Accessibility Page Navigation
Style sheets must be enabled to view this page as it was intended.
The Royal College of Psychiatrists Improving the lives of people with mental illness

Dr Ros Ramsay interviews Lord Victor Lord Adobewale, CBE, Chief Executive, Turning Point

How can RCPsych best work with voluntary sector organisations to support the needs of people with mental illness?

Lord Victor Lord Adobewale, CBE, Chief Executive, Turning PointThe following things are true. We actually employ psychiatrists in Turning Point. You can do the following things:


  1. Meet us half-way which means not expecting us to come to you because my experiences of medically qualified people is that they can assume, not always, that all roads lead to them. That isn’t true so they have to meet us half-way.
  2. I think we have to look at, in the new landscape of health and social care, at integration together.
  3. I think we have to do early intervention together. I don’t think you guys can do it. (a) there’s not enough of you and (b) you needs us to create the right pathways and the right access of entry points into the system.
  4. We have a common story – I am not sure that we have done very well explaining to the public, or trying to engage the public enough in the debate about mental health and prejudice. There is a lot we would agree on together about mental health. My personal view is that mental health is so ubiquitous. The term has become denigrated and this is almost an argument for it to become a strand in everything in our society.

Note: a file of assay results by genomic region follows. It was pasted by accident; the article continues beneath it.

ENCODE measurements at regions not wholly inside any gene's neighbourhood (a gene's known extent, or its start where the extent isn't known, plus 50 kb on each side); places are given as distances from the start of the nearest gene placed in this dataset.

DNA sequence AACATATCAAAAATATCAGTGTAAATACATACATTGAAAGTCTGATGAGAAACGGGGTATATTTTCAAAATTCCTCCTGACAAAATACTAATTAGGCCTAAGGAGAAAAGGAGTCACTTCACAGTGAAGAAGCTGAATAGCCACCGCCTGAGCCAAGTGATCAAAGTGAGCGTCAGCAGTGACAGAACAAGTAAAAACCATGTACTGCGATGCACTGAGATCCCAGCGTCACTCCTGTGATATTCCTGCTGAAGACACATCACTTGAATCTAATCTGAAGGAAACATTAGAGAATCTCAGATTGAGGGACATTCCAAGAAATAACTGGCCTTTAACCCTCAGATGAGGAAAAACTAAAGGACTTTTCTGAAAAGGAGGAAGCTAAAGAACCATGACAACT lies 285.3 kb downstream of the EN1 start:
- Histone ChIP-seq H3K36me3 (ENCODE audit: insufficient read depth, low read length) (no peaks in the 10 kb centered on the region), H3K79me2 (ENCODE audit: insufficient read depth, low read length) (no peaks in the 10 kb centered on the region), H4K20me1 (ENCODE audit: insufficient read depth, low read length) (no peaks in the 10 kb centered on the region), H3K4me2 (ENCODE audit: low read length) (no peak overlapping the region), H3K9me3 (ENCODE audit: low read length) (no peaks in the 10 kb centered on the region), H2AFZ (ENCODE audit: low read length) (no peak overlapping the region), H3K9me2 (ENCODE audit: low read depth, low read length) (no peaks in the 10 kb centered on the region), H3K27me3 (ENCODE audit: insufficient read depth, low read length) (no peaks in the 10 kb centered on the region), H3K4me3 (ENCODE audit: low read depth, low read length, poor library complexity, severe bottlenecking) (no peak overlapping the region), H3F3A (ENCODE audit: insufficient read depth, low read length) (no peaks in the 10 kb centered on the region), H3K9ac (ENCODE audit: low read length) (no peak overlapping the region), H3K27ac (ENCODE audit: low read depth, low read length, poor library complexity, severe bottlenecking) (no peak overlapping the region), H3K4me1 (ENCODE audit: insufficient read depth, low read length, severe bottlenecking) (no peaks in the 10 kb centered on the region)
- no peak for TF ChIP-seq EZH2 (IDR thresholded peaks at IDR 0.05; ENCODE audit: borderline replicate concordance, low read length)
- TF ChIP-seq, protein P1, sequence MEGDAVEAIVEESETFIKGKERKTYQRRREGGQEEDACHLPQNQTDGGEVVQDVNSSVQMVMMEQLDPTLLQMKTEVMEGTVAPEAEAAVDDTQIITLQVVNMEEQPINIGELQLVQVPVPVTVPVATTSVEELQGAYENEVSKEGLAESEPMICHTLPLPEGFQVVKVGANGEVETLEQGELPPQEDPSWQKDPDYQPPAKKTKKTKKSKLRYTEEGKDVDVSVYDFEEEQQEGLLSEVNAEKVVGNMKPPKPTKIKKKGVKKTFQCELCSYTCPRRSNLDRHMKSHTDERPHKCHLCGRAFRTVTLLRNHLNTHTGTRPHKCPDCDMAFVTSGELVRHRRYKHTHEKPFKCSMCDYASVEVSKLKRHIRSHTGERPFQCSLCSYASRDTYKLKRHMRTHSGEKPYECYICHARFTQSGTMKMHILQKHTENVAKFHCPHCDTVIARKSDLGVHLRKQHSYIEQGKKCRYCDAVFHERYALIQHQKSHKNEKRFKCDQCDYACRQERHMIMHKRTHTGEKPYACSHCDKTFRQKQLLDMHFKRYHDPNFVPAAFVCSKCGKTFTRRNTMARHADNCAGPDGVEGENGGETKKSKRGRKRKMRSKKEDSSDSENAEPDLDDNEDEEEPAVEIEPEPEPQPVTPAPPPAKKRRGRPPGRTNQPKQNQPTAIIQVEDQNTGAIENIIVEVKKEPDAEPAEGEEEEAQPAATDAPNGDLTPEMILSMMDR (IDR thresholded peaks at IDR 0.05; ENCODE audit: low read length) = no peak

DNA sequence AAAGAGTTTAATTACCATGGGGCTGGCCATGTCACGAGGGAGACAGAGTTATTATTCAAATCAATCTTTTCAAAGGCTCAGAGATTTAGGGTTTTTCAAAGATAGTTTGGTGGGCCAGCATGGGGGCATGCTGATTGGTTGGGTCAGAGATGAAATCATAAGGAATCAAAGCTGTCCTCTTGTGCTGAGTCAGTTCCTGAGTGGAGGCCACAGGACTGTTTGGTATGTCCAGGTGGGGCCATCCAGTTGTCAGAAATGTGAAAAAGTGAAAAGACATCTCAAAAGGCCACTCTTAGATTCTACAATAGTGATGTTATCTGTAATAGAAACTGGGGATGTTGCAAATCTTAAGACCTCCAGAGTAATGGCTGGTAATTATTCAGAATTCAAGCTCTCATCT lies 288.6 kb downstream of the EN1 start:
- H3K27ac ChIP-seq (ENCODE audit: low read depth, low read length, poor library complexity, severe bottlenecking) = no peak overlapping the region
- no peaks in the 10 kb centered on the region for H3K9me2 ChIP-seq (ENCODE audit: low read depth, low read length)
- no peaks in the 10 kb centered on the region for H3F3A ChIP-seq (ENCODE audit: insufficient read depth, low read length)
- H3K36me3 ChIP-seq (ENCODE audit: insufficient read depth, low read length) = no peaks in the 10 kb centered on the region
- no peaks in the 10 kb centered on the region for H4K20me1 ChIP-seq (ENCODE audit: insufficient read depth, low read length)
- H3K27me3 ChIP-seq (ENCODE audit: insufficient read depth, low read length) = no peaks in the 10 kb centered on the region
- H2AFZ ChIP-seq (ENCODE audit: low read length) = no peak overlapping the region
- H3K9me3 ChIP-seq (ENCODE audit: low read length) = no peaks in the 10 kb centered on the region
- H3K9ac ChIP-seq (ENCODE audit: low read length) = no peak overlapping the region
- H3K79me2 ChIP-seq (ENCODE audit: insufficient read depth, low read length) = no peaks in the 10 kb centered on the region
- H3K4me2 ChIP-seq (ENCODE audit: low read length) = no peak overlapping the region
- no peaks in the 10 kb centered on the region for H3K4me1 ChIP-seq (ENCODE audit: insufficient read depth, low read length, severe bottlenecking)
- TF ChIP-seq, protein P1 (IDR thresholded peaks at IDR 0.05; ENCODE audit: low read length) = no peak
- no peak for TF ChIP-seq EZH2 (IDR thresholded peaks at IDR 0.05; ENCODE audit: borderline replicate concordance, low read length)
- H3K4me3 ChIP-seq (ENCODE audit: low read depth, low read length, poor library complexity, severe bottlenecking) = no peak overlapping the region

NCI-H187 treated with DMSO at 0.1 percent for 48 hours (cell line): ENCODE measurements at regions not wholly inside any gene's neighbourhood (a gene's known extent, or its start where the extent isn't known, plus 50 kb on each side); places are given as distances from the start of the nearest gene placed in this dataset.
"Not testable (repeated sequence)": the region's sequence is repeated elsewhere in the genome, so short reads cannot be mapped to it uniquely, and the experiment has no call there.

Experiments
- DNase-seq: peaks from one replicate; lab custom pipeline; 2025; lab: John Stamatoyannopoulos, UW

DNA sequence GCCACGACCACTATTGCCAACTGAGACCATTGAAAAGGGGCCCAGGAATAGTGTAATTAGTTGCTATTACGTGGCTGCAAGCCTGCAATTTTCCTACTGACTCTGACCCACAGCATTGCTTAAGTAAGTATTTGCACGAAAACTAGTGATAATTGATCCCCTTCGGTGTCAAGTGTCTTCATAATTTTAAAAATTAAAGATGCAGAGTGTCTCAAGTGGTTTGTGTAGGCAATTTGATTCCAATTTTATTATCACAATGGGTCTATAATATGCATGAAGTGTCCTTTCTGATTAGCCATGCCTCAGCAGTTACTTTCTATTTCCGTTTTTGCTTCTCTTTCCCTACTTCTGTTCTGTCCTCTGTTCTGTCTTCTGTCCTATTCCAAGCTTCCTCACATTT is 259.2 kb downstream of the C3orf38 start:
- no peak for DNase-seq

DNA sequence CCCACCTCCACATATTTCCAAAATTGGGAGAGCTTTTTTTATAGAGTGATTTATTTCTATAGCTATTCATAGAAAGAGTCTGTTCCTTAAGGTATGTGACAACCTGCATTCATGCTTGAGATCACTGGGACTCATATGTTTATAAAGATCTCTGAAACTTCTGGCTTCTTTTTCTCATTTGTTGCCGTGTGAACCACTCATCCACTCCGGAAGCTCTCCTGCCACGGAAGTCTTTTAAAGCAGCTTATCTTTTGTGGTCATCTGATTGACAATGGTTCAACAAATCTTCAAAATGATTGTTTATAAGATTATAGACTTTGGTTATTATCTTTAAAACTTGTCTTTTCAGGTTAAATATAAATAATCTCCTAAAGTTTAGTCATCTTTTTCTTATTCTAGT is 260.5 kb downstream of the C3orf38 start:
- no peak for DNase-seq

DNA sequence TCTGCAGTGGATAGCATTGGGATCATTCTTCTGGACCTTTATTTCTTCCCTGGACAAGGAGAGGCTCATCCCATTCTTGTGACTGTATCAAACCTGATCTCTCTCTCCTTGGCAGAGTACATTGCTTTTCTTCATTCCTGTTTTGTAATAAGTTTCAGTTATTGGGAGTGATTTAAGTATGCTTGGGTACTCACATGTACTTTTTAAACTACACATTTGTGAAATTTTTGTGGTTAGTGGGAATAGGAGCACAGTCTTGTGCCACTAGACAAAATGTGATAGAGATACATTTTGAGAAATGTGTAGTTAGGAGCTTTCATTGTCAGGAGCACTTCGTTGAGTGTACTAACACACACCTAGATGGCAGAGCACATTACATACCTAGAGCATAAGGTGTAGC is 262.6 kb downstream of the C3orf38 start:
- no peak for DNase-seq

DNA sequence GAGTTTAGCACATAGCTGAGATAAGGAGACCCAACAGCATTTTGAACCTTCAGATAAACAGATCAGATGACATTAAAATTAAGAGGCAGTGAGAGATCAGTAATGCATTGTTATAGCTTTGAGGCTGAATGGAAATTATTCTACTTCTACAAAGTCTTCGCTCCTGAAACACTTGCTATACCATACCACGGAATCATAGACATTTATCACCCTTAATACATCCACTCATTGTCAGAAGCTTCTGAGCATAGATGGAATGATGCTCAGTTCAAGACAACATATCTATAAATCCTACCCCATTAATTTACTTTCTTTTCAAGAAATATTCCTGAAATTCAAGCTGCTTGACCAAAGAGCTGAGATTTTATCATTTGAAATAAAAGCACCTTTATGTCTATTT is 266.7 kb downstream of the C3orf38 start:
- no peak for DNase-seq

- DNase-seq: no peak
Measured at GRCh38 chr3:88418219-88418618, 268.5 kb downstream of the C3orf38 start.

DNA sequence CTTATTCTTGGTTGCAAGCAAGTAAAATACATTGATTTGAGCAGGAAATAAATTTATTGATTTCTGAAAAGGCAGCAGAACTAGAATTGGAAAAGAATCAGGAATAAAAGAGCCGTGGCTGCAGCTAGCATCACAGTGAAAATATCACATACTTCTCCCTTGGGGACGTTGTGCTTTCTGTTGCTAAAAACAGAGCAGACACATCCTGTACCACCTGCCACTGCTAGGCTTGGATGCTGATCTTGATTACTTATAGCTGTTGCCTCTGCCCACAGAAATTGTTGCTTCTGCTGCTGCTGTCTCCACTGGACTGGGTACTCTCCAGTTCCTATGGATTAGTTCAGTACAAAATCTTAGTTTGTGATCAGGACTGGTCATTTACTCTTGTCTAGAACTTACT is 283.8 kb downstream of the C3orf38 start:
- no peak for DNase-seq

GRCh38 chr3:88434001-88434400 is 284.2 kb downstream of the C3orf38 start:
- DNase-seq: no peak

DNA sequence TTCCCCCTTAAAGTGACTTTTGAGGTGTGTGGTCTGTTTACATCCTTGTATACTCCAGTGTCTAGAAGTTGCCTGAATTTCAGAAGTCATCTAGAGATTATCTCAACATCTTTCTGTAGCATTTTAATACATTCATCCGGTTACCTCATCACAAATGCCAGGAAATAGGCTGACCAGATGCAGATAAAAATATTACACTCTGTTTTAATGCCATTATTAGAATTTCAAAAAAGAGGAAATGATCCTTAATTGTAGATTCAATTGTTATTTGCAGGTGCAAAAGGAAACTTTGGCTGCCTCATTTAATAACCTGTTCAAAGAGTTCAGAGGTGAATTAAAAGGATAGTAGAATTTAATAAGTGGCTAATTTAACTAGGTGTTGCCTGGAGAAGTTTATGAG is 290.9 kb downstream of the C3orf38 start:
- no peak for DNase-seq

What do you think are the real challenges for us all now, thinking in particular about the Health and Social legislation and what that is going to mean?

I think the following challenges:


  1. Money: £20 billion is a lot to save.
  2. Commissioning and what it means – because in times of short supply of cash. Commissioning becomes purchasing and it’s not the same thing.
  3. Service design and redesign – I believe that most interventions in health and social care do not require interventions from people, with due respect, who are as qualified as you. They require people with the equivalent of a NVQ level 3 max so there is a question about how we engage people in the communities and the delivery of low-level support mechanisms that mean they don’t need to go to the more expensive services. I think again to repeat it but without apology, the challenge of integration of health and social care.


And how do you think psychiatrists can move out of their own silo and see the bigger picture?

Dr Ros Ramsay interviews Lord Victor Lord Adobewale, CBE, Chief Executive, Turning Point

Some time ago I gave a talk at a conference with a group of psychiatrists. I pointed out that, at the time, psychiatry was being challenged by a drop in the number of undergraduates interested in becoming psychiatrists – I don’t know what the current position is – and I pointed out that I think there are two kinds of psychiatrists. There are the philosophers, those who have understood the need to earn a living so they go into psychiatry, and then there are the clinicians, those that are interested in brain structure or pharmacological interventions.